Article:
Kabir Vega Castellanos
HAVANA TIMES — A few weeks ago, my parents picked up a 15-day-old puppy from the street. They found him on the sidewalk, outside a house where dogs where barking ferociously in response to its desperate whimpers. It couldn’t see anything, as its eyes were glued shut by a cold, or walk. It barely managed to drag itself across the ground, its intestinal parasites making it writhe in agony.
The first night, neither my mother nor I were able to get any sleep. The animal was suffering and whimpering terribly. We thought he wouldn’t make it to dawn.
But the puppy survived. Then, we feared he might not be able to walk again, as it couldn’t hold up its head well and would tip over its left side every time it took any steps. We feared he had some neurological damage or worse, canine distemper.
At Old Havana’s Laika veterinary clinic, they injected the puppy with vitamins, calcium and Vigantol. His improvement since has been astonishing. It can already walk without tipping over and even play.
Those who have any doubts about the existence of consciousness in animals could learn a lot from the psychic traumas that abandonment caused this little animal. If he wakes up in his box and it takes us a while to hear his calls, he goes into a state of panic. His heart starts racing and his eyes cloud over with profound sadness.
It’s only taken him a few days to become familiar with us. Even when it had trouble walking, it would still approach us to show us signs of affection.
We already have a dog and several cats (all picked up from the street), so we can’t keep him. I would like to get his picture out with this post so that a kind-hearted person will adopt him.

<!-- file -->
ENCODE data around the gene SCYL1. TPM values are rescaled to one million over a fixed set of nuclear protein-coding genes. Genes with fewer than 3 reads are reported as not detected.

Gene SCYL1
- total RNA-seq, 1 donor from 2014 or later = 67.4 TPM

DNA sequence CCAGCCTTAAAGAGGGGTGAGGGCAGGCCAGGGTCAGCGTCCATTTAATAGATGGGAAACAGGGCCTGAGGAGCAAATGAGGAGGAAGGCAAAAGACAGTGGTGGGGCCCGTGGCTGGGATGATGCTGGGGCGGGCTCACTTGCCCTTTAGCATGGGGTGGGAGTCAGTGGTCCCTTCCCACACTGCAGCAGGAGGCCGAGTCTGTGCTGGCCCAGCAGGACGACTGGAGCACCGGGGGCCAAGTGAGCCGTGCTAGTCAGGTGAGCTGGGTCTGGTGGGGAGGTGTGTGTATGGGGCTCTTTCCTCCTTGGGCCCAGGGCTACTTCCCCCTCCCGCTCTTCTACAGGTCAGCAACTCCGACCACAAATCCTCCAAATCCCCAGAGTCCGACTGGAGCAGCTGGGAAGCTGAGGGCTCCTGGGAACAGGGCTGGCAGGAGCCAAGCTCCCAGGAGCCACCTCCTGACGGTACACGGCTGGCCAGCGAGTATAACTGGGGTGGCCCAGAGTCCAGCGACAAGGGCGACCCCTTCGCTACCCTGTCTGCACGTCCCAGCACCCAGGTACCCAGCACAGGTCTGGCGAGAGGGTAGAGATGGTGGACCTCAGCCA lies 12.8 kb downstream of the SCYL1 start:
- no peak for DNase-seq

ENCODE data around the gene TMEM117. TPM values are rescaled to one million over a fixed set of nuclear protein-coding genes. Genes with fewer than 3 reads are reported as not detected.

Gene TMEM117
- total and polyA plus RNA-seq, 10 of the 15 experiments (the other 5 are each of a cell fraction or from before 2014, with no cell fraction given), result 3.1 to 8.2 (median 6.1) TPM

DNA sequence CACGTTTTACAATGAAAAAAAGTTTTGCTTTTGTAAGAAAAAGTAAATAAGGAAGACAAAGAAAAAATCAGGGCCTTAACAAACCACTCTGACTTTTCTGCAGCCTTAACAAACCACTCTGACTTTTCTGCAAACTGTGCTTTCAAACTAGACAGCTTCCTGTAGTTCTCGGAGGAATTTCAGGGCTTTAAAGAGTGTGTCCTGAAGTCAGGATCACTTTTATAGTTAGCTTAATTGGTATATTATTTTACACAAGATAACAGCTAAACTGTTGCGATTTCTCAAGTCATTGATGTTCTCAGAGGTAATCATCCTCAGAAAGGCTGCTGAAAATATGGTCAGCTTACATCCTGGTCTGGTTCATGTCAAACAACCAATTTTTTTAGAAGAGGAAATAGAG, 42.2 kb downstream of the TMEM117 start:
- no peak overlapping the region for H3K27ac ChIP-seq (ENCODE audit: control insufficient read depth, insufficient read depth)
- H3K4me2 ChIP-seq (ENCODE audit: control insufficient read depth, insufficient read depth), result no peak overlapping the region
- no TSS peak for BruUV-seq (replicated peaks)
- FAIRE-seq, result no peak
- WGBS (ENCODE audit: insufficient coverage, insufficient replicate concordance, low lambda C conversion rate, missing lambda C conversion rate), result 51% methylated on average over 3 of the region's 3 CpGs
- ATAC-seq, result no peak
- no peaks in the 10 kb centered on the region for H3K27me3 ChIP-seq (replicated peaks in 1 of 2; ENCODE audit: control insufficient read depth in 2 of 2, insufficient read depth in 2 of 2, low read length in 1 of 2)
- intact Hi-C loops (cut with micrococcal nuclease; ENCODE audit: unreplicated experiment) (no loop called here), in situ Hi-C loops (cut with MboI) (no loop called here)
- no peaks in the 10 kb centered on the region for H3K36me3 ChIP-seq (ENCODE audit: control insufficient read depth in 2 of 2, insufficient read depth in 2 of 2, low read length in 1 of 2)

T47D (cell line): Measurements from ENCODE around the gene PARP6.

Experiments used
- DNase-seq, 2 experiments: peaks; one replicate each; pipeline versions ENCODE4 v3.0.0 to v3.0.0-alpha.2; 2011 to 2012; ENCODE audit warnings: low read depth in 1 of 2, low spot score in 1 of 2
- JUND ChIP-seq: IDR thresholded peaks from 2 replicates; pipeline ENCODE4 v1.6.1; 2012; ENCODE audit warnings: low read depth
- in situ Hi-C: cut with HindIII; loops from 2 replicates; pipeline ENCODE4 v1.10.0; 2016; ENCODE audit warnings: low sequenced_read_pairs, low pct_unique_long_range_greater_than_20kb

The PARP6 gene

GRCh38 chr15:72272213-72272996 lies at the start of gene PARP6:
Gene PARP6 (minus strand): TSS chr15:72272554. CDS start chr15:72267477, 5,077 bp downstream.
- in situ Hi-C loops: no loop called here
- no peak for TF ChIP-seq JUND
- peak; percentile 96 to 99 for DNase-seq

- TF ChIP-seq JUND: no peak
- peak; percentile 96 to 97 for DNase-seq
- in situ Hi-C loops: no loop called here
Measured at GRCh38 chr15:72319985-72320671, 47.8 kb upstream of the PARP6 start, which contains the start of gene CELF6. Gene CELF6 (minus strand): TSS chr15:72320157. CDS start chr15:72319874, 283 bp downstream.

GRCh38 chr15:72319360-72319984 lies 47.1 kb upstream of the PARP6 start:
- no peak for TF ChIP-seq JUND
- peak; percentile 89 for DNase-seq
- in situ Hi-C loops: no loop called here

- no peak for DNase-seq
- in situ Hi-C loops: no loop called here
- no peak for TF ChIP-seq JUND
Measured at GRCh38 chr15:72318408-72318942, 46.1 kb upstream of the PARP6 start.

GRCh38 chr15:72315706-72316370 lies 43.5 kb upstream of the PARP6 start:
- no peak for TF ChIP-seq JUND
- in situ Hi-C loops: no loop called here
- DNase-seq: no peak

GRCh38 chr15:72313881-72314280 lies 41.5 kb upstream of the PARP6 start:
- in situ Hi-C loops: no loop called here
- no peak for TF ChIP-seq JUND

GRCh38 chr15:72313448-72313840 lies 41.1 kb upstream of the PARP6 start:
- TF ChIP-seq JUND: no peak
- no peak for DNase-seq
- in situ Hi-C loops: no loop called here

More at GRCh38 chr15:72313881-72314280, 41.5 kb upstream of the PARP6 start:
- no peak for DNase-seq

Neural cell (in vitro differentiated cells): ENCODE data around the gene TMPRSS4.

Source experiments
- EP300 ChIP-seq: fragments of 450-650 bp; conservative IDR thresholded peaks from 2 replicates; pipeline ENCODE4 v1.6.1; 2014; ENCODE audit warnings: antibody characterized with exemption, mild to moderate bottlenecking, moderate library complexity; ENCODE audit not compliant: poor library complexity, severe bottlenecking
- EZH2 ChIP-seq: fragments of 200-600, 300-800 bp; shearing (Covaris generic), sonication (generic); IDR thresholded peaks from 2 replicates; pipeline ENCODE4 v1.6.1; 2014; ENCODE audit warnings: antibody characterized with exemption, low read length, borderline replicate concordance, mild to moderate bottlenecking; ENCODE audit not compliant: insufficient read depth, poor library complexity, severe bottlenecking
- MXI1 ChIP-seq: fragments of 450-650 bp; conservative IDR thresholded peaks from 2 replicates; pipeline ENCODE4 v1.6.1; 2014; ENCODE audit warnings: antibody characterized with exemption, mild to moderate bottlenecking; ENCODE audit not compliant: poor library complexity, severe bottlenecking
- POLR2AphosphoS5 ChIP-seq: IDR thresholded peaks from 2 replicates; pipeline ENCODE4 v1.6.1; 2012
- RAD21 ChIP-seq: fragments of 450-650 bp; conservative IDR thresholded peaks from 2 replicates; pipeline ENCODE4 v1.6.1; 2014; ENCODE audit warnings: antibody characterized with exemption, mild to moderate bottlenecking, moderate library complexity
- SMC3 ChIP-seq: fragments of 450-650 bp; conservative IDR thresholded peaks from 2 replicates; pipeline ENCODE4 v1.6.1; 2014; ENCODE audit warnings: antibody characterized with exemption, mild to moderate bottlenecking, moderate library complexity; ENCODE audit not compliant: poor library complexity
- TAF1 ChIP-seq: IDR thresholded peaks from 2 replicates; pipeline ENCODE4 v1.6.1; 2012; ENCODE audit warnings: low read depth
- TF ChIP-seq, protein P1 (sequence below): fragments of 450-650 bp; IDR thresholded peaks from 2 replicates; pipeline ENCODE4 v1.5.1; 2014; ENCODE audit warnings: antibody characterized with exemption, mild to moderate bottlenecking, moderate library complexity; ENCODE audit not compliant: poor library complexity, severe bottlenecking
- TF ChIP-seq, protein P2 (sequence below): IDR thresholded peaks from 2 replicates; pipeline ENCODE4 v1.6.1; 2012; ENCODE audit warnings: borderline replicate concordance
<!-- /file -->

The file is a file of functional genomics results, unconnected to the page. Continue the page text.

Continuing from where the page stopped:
I can’t stop thinking about how easily so many people leave animals behind on the street, ditching a problem that they are fully responsible for and leaving it in the hands of sensitive people, whose lives become all the harder because of it. Dogs in heat abandoned on the street have become a common sight. Sometimes, you see people watching the male dogs fight and then mount the female dog, as though it were a porn movie.
No one cares what will become of the litter of pups later. Most pups die because of the intestinal parasites the mother passes on to them, and they do so slowly and horribly. Some are run over by cars, or starve when their mothers are unable to feed them. All the while, they are at the mercy of anyone who wants to vent their frustration and even their sadism on a weaker being.
The day after my parents brought home this puppy, there was a downpour that lasted several hours. I simply cannot understand what goes on in the mind of someone who abandons a living being out on the street a few steps away from their home, leaving them to the mercy of the elements.
How many more reasons do we need to finally approve the Animal Protection Law we were promised in Cuba?